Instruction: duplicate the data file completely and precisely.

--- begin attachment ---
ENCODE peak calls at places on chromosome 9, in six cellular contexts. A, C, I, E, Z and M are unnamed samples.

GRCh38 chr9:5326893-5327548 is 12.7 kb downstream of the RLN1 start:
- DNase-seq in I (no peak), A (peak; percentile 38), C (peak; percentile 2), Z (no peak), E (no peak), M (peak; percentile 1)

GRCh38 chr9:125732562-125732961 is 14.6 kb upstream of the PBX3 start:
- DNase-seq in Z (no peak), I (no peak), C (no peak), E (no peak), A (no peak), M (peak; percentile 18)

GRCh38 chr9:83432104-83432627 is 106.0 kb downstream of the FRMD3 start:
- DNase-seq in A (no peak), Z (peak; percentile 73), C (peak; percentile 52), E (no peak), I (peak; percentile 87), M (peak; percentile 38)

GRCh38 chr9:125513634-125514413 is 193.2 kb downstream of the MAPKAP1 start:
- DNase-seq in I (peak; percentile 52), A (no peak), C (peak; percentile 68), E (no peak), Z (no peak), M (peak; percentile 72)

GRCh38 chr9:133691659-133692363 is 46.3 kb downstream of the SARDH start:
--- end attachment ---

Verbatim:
ENCODE peak calls at places on chromosome 9, in six cellular contexts. A, C, I, E, Z and M are unnamed samples.

GRCh38 chr9:5326893-5327548 is 12.7 kb downstream of the RLN1 start:
- DNase-seq in I (no peak), A (peak; percentile 38), C (peak; percentile 2), Z (no peak), E (no peak), M (peak; percentile 1)

GRCh38 chr9:125732562-125732961 is 14.6 kb upstream of the PBX3 start:
- DNase-seq in Z (no peak), I (no peak), C (no peak), E (no peak), A (no peak), M (peak; percentile 18)

GRCh38 chr9:83432104-83432627 is 106.0 kb downstream of the FRMD3 start:
- DNase-seq in A (no peak), Z (peak; percentile 73), C (peak; percentile 52), E (no peak), I (peak; percentile 87), M (peak; percentile 38)

GRCh38 chr9:125513634-125514413 is 193.2 kb downstream of the MAPKAP1 start:
- DNase-seq in I (peak; percentile 52), A (no peak), C (peak; percentile 68), E (no peak), Z (no peak), M (peak; percentile 72)

GRCh38 chr9:133691659-133692363 is 46.3 kb downstream of the SARDH start: